This Georgina is someone to whom Lizzie feels she can pour our her whole heart and find a sympathetic listener. Sometimes she even shares her complaints about her older sister (which, I think, must be a bit difficult for Georgina to take, but she does). Sometimes, if asked, Georgina even offers kindly advice, which Lizzie says always works.
I just find this such an extraordinary form of kindness! And from a 12-year-old.
Posted by Anastasia Theodoridis at 11:31 PM
Saturday, July 26, 2008
Once in a while, with Madison and Elizabeth, the way they smile, the lift of a brow, an inflection of voice, and suddenly Barbara shines out at you, just for a moment.
Friday, July 25, 2008
Tisho, the eldest daughter of my sister Wendy, arranged for a truly bodacious birthday present for my mother. Many months ago, she bought tickets for excellent seats at a performance of "The Lion King" at the Kennedy Center. She bought four of them, one for Mom, one for herself, and one for each of Barbara's two children, Madison and Elizabeth.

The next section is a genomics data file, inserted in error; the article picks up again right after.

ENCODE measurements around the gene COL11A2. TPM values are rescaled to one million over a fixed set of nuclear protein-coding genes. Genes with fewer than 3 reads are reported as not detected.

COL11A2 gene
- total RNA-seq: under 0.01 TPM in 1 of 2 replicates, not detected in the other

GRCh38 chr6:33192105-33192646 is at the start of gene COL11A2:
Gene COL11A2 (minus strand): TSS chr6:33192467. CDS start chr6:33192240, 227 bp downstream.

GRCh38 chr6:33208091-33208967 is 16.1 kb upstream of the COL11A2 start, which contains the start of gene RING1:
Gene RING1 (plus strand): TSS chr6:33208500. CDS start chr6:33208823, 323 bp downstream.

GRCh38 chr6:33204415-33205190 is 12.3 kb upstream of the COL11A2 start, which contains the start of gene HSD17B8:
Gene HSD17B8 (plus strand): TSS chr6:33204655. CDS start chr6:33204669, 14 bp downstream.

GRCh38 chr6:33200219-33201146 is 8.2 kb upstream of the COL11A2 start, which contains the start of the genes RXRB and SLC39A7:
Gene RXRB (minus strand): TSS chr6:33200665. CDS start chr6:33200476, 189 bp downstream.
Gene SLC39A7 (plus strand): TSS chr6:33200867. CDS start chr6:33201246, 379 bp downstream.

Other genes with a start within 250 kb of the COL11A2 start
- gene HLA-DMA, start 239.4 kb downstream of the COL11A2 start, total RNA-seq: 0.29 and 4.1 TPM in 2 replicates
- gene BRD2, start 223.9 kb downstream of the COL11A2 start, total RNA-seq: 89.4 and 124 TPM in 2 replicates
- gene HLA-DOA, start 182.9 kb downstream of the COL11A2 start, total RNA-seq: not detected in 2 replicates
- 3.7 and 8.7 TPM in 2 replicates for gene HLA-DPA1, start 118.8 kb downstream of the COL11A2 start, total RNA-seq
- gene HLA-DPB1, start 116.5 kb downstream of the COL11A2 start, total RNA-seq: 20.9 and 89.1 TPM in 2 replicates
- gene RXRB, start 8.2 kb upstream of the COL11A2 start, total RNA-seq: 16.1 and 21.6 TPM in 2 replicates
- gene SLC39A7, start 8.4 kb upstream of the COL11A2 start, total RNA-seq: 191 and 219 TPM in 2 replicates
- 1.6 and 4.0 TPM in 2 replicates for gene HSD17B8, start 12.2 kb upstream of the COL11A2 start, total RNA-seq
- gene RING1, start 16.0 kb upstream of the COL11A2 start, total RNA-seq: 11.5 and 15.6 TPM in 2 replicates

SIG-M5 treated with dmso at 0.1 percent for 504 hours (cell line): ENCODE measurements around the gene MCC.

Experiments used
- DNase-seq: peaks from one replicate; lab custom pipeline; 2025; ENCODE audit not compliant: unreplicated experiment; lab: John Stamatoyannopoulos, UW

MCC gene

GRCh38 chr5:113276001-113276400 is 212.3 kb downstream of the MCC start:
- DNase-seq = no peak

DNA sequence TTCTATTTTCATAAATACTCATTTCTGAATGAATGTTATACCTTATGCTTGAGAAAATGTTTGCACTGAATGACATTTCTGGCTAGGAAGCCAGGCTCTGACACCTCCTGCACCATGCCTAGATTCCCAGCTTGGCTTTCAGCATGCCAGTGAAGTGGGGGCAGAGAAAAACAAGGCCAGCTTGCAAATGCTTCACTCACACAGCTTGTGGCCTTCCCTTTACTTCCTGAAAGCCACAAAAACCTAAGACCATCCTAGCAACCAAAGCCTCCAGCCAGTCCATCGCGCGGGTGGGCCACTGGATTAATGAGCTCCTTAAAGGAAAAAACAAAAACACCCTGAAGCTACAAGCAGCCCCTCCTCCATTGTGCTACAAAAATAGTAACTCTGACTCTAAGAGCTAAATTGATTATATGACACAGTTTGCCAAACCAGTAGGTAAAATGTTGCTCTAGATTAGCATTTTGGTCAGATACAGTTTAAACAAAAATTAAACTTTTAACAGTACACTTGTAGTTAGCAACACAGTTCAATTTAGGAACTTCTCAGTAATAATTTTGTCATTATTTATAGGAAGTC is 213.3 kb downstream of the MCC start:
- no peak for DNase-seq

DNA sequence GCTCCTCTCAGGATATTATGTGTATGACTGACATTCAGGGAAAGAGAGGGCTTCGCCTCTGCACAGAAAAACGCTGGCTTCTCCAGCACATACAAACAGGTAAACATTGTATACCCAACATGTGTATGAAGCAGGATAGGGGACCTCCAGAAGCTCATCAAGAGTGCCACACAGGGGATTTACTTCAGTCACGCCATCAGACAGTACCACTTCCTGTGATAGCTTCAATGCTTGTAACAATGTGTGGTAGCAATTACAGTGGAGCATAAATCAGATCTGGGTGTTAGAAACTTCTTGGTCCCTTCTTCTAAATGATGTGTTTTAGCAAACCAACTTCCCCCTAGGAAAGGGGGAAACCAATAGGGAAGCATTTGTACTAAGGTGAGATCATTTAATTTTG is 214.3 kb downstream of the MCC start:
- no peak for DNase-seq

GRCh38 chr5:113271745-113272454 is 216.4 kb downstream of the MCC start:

But when the time came, Tisho had to be in Texas, where her other grandfather is in grave condition. I was called upon to take her place, use her ticket, and drive the others to and from the Kennedy Center.
So that's what I did yesterday.
I was at a distinct disadvantage from being unfamiliar with "The Lion King." That's right; I got this far in life without ever seeing the Disney film or reading the story. So I didn't know the plot or the characters or anything. Not that there was much of a plot.
The music (John Denver) was so loud that little Lizzie turned off both of her hearing aids. I didn't care for any of it. At all.